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Friday, June 14, 2024

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SCOTUS begins issuing new opinions, with another expected related to the power of federal agencies, the battleground state of Wisconsin gets a ruling on alternative voting sites, and coastal work is being done to help salt marshes withstand hurricanes.

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The Supreme Court for now protects access to abortion drug mifepristone, while Senate Republicans block a bill protecting access to in-vitro fertilization. Wisconsin's Supreme Court bans mobile voting sites, and colleges deal with funding cuts as legislatures target diversity programs.

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As summer nears, America's newest and largest international dark sky sanctuary beckons, rural job growth is up, but full recovery remains elusive, rural Americans living in prison towns support a transition, while birth control is more readily available in rural areas.

CO Families Already Benefiting from Advance Child Tax Credit Payments

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Thursday, July 22, 2021   

DENVER -- Parents are now receiving fully refundable monthly 2021 Advance Child Tax Credit payments, and advocates for children and families have urged Congress to make them permanent.

Between 20% and a quarter of Colorado households report struggling to pay usual household expenses.

Holly Baumkratz, a parent in Boulder with two children, said monthly payments, at $250 for each child per month, are a game-changer. Both she and her husband work, but she explained they cannot afford health insurance for their kids at $1,700 a month, which is out of budget for their family.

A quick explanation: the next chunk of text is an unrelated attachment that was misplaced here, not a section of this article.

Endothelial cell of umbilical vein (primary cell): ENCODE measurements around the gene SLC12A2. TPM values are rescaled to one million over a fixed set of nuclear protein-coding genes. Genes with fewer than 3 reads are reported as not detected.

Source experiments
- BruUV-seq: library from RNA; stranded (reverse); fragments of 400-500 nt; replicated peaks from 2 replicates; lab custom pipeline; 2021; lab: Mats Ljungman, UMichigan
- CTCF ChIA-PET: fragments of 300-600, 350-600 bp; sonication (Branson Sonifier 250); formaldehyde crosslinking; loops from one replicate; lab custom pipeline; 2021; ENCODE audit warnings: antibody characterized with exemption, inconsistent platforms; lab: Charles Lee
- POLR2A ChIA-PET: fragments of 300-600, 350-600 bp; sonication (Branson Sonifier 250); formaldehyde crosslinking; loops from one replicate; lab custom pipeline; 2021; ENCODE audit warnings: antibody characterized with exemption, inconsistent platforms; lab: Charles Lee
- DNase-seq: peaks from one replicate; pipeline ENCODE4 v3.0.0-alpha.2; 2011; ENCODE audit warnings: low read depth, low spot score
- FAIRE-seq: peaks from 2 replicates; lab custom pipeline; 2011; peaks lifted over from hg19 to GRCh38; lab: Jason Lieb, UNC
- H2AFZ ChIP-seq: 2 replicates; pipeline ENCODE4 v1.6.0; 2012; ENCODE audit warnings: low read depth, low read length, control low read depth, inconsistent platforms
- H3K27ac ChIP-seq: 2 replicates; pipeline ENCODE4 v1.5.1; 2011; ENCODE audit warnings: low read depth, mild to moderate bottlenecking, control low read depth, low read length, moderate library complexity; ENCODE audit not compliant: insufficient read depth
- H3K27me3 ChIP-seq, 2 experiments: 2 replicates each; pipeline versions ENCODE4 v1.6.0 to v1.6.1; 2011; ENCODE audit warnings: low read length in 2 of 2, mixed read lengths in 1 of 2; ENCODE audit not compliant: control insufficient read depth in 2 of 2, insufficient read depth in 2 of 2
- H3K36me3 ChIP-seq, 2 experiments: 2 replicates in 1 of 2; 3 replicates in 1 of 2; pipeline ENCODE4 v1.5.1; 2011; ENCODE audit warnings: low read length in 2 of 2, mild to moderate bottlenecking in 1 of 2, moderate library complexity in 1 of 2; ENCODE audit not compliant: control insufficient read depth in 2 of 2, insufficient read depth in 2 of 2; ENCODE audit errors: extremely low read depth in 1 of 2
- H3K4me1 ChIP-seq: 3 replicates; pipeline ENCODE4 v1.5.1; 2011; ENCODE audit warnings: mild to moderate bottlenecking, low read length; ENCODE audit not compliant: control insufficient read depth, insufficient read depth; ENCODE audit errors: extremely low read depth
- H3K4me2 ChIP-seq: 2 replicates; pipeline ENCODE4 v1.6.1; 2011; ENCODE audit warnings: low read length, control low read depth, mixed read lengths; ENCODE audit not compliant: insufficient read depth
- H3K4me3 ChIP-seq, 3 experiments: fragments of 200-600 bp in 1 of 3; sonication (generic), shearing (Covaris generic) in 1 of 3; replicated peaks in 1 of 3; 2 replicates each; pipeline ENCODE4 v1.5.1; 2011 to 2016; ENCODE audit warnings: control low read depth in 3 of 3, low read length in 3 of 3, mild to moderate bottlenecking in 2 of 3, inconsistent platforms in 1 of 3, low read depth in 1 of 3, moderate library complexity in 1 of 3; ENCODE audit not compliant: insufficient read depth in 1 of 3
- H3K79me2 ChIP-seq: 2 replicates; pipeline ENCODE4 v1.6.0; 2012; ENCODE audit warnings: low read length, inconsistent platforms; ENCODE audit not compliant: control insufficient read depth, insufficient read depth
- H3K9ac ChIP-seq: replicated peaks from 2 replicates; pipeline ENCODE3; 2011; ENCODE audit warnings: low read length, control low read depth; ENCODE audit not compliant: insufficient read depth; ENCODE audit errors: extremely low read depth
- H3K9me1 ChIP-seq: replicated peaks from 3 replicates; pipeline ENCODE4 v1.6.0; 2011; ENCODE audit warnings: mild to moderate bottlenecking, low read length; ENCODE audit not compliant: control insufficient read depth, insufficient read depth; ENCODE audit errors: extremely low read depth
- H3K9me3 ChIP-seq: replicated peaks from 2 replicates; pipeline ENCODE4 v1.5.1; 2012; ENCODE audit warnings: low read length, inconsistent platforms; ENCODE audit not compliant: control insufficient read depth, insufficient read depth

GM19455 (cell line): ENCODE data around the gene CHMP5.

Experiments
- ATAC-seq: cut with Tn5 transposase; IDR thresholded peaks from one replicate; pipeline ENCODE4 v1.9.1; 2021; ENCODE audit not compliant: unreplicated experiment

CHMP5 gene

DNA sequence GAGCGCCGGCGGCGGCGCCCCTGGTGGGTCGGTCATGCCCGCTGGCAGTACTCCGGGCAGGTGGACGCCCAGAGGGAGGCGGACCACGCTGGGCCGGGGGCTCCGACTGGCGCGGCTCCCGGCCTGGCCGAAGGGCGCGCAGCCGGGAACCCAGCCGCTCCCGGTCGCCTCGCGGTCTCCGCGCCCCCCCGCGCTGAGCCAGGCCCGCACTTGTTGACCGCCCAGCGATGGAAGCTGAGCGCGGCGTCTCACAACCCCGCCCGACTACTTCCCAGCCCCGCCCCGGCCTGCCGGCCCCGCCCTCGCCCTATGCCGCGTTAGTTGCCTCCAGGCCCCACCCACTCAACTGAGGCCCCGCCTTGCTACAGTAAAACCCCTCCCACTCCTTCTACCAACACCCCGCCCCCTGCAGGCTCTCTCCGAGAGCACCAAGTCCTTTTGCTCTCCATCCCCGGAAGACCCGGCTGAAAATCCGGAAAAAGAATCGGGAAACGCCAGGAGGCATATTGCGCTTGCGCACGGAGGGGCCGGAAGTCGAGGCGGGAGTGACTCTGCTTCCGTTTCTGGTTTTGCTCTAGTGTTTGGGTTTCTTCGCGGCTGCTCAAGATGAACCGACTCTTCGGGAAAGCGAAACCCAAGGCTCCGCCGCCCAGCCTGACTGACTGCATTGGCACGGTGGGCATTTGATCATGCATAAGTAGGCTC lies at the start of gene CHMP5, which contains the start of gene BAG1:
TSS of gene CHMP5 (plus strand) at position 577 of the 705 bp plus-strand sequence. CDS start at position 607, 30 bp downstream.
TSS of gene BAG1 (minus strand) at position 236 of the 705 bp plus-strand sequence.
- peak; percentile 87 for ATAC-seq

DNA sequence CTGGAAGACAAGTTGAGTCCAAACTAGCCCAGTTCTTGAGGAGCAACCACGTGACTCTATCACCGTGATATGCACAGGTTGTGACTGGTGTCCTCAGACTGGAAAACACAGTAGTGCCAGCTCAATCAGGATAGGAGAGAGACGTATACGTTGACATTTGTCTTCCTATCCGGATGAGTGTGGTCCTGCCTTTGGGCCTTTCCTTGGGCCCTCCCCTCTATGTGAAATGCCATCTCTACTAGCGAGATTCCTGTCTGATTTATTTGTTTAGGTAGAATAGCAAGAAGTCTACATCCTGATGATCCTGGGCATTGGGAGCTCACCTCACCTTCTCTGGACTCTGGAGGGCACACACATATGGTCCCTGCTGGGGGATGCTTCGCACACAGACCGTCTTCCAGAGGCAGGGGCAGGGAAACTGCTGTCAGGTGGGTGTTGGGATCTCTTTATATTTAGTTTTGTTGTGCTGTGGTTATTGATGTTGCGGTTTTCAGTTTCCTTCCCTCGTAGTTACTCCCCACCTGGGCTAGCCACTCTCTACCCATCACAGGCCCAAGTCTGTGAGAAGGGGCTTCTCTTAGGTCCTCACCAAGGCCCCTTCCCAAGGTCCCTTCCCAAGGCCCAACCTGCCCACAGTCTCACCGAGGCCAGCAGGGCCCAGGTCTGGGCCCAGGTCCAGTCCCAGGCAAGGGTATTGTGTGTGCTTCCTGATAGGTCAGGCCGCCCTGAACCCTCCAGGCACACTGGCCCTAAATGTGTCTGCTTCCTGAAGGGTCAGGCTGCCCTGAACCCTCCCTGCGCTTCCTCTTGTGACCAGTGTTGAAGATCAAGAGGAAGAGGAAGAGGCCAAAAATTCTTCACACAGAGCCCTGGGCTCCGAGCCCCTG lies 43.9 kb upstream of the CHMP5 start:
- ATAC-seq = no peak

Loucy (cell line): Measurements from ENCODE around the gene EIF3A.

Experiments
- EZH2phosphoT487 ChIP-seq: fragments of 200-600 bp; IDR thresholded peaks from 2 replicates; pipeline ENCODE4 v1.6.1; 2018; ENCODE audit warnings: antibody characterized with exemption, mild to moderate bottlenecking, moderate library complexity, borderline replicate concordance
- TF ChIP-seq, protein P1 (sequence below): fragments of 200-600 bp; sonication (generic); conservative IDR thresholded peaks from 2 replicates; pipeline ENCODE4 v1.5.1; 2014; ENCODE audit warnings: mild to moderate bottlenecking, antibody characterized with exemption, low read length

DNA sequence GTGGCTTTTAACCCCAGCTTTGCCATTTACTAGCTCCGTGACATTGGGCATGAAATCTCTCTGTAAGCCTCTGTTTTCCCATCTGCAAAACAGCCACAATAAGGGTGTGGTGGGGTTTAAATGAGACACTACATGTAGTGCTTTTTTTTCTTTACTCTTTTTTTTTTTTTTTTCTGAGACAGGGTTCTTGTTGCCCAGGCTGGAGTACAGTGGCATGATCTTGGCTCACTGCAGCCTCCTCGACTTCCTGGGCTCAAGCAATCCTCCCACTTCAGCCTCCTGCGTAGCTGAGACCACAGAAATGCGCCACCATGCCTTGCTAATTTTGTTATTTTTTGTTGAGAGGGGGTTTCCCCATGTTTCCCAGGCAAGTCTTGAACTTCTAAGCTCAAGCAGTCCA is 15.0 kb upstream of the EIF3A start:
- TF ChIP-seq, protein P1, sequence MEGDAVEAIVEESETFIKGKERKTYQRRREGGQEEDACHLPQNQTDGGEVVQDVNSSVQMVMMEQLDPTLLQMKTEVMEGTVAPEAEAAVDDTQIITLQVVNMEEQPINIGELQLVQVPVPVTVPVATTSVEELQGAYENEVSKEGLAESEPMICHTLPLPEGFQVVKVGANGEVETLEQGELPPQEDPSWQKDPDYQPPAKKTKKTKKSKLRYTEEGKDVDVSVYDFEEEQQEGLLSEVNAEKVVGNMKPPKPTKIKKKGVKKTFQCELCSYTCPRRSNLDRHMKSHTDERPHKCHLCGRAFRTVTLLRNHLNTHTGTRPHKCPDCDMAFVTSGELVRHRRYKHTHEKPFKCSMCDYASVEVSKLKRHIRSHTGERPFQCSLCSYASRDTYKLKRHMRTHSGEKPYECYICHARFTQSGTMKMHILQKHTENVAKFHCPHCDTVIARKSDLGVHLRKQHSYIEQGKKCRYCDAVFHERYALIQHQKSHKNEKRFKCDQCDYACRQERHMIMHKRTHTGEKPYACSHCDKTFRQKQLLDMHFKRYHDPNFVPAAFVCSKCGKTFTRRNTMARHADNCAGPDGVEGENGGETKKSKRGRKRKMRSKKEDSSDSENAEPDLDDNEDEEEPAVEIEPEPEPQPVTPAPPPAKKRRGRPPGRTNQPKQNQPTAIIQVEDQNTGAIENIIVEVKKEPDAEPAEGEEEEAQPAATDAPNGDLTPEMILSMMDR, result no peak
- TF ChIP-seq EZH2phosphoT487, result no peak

"The $500 this month is actually going to take them to the dentist, get a good cleaning, get x-rays done, and then the future $500 will go for maintenance," Baumkratz outlined. "So for us, it's kind of life-changing."

Baumkratz added preventive medical and dental care is a necessity, and she thinks it is a sign there is something wrong with our economy if it takes an extra $500 stipend just to fulfill basic needs. Census Bureau surveys find that, nationally, more Black and Latino families are struggling to pay household expenses than are white families.

Sarah Barnes, manager of special policy initiatives for the Colorado Children's Campaign, noted changes to the Child Tax Credit could reduce child poverty nationwide by nearly half, and should be made permanent.

"That money helps families with things like paying for housing and food and clothing and other necessities like that," Barnes observed. "It also can help families pay for child care, summer camp, those sorts of things for their kids."

Barnes added research shows an additional $3,000 annually for families can lead to more positive outcomes for kids down the road, from increased earnings and hours worked as adults to more educational achievement.

For households who are eligible based on 2019 or 2020 tax returns, the payments should come automatically, but those who have not filed tax returns should either do so or use the IRS non-filer tool to access their payments.


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